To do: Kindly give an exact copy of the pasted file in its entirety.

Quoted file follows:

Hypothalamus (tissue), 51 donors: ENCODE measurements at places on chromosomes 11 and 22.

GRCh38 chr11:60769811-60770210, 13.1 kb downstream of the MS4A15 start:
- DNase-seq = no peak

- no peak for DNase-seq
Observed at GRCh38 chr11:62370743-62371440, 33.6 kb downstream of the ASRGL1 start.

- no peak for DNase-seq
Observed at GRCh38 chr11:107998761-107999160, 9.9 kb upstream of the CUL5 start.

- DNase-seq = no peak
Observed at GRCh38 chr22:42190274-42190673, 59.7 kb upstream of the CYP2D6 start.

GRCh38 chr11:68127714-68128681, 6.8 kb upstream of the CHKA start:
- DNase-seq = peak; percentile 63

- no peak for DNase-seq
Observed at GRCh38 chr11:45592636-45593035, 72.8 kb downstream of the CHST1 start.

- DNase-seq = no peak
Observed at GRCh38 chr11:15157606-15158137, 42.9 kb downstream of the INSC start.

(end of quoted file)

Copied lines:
Hypothalamus (tissue), 51 donors: ENCODE measurements at places on chromosomes 11 and 22.

GRCh38 chr11:60769811-60770210, 13.1 kb downstream of the MS4A15 start:
- DNase-seq = no peak

- no peak for DNase-seq
Observed at GRCh38 chr11:62370743-62371440, 33.6 kb downstream of the ASRGL1 start.

- no peak for DNase-seq
Observed at GRCh38 chr11:107998761-107999160, 9.9 kb upstream of the CUL5 start.

- DNase-seq = no peak
Observed at GRCh38 chr22:42190274-42190673, 59.7 kb upstream of the CYP2D6 start.

GRCh38 chr11:68127714-68128681, 6.8 kb upstream of the CHKA start:
- DNase-seq = peak; percentile 63

- no peak for DNase-seq
Observed at GRCh38 chr11:45592636-45593035, 72.8 kb downstream of the CHST1 start.

- DNase-seq = no peak
Observed at GRCh38 chr11:15157606-15158137, 42.9 kb downstream of the INSC start.